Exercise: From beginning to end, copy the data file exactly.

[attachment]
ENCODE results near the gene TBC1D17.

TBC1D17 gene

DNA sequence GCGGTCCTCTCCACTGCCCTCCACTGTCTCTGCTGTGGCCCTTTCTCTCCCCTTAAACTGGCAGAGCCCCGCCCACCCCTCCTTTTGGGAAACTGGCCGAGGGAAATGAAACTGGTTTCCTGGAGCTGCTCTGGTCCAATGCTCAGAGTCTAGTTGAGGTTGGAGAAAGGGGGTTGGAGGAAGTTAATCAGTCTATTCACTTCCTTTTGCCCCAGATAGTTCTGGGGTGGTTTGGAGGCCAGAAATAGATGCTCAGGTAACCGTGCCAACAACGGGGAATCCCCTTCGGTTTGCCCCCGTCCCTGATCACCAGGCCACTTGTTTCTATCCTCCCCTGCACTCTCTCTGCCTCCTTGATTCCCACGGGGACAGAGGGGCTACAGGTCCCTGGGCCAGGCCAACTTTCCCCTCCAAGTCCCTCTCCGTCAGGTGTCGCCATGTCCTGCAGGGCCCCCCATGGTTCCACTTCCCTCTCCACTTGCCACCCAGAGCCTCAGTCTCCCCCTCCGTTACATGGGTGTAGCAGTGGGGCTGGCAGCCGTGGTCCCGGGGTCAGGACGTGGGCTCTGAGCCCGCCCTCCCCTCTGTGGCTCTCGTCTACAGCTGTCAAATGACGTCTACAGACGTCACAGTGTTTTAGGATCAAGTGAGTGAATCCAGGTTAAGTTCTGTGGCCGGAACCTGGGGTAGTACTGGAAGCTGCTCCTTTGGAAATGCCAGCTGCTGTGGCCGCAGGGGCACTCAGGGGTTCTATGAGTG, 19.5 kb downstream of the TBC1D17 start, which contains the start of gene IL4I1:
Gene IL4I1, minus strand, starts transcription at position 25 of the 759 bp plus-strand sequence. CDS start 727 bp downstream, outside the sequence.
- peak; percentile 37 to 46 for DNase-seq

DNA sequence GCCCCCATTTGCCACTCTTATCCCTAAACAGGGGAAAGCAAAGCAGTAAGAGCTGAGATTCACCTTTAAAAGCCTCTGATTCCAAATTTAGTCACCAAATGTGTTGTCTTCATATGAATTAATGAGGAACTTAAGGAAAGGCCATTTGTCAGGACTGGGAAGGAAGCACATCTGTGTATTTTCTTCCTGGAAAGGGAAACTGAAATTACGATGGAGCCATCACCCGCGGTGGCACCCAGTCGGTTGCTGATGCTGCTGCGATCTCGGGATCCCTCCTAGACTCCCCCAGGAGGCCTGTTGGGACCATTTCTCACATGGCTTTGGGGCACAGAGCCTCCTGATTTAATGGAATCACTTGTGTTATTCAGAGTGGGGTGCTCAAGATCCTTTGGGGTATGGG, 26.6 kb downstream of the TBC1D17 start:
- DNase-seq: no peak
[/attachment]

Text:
ENCODE results near the gene TBC1D17.

TBC1D17 gene

DNA sequence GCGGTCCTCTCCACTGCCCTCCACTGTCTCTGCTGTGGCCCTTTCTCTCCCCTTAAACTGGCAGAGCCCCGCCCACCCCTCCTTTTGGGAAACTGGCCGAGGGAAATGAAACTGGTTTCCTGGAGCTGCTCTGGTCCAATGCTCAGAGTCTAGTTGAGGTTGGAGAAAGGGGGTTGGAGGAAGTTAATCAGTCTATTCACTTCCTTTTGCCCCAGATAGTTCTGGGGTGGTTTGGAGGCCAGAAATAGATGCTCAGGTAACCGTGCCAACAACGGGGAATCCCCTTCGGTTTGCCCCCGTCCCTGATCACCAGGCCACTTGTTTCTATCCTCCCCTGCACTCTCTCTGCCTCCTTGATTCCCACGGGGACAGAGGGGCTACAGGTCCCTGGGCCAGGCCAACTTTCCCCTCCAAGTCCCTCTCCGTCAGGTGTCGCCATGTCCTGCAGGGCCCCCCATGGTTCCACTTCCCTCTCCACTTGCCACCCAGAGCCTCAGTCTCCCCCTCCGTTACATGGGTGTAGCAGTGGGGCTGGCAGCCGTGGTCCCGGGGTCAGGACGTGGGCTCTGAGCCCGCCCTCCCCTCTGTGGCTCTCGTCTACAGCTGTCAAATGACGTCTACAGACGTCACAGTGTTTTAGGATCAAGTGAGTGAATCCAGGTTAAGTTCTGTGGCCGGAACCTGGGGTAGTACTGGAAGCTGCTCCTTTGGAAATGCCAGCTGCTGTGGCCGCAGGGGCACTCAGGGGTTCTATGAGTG, 19.5 kb downstream of the TBC1D17 start, which contains the start of gene IL4I1:
Gene IL4I1, minus strand, starts transcription at position 25 of the 759 bp plus-strand sequence. CDS start 727 bp downstream, outside the sequence.
- peak; percentile 37 to 46 for DNase-seq

DNA sequence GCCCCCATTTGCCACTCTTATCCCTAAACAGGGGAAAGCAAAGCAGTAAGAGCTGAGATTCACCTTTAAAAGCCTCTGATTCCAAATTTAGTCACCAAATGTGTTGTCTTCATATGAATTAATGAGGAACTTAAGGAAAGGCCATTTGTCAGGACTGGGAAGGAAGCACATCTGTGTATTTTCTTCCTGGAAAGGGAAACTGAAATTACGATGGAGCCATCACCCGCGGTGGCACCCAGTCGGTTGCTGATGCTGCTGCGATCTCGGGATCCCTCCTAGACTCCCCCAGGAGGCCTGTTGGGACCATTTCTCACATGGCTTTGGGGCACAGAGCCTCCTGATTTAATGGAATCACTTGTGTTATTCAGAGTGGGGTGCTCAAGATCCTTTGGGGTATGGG, 26.6 kb downstream of the TBC1D17 start:
- DNase-seq: no peak